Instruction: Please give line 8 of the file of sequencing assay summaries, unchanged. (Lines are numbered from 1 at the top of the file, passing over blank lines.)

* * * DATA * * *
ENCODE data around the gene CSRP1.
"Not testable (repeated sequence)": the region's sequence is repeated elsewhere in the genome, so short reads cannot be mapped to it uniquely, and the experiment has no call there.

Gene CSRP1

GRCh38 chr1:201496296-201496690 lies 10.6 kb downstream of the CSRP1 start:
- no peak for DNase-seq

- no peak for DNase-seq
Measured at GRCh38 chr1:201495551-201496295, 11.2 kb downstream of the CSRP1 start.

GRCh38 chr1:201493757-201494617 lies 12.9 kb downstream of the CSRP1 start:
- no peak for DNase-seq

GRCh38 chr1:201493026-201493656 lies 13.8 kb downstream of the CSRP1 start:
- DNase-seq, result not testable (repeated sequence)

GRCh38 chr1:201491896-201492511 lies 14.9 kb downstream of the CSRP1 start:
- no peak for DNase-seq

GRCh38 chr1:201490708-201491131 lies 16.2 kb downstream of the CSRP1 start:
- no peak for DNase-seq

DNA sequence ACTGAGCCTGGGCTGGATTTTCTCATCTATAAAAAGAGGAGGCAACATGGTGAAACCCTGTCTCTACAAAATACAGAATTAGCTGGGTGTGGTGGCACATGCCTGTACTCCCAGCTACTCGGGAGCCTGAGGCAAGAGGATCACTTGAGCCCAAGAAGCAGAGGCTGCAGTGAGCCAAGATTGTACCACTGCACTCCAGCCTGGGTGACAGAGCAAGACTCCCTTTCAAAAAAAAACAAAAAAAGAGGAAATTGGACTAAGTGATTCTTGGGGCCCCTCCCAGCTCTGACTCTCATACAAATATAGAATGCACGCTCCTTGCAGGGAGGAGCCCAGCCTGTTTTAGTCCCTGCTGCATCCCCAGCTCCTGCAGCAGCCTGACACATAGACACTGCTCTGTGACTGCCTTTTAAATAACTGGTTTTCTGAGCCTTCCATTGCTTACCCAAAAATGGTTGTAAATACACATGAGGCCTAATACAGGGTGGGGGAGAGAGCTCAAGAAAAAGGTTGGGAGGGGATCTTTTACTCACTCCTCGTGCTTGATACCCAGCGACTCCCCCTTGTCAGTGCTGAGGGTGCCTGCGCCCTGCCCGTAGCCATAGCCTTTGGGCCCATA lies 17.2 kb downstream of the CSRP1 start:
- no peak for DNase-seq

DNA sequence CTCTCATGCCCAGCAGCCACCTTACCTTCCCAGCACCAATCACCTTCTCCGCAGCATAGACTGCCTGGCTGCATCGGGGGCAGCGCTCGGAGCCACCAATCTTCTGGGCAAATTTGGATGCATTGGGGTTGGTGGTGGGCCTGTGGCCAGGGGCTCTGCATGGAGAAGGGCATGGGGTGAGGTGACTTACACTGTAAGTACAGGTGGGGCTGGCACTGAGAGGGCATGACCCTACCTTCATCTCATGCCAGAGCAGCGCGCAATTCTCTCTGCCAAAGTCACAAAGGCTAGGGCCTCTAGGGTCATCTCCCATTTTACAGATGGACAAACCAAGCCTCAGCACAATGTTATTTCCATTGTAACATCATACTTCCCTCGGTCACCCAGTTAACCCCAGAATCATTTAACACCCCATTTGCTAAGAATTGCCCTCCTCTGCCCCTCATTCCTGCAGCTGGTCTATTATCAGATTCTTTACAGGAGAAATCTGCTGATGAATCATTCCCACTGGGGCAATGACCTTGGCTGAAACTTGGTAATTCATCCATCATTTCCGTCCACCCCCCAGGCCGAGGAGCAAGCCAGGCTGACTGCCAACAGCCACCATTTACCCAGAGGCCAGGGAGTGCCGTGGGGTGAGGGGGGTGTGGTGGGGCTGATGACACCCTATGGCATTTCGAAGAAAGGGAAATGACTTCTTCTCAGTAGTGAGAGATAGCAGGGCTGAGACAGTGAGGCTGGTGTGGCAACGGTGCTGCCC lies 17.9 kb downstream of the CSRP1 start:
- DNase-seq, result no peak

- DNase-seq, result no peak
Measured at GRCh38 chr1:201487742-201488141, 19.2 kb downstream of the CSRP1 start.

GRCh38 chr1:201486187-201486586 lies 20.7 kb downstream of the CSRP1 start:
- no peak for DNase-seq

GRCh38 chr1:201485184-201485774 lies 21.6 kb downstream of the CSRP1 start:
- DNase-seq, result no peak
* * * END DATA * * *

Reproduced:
GRCh38 chr1:201493757-201494617 lies 12.9 kb downstream of the CSRP1 start: